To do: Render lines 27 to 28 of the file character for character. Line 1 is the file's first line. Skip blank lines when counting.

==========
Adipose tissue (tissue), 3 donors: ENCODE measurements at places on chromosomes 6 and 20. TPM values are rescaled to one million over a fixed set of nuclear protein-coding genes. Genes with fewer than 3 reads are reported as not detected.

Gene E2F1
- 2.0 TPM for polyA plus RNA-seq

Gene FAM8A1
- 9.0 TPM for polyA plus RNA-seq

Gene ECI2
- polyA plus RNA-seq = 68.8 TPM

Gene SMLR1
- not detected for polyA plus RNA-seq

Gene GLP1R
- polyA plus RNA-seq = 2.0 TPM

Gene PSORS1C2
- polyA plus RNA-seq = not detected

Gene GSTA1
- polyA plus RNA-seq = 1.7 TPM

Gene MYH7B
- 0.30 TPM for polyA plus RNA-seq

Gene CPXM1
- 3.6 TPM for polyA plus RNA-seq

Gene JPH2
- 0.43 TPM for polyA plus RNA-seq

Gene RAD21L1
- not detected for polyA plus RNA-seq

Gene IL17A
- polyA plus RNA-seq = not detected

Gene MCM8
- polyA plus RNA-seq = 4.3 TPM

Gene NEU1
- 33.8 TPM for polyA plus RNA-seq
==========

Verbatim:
- polyA plus RNA-seq = 4.3 TPM

Gene NEU1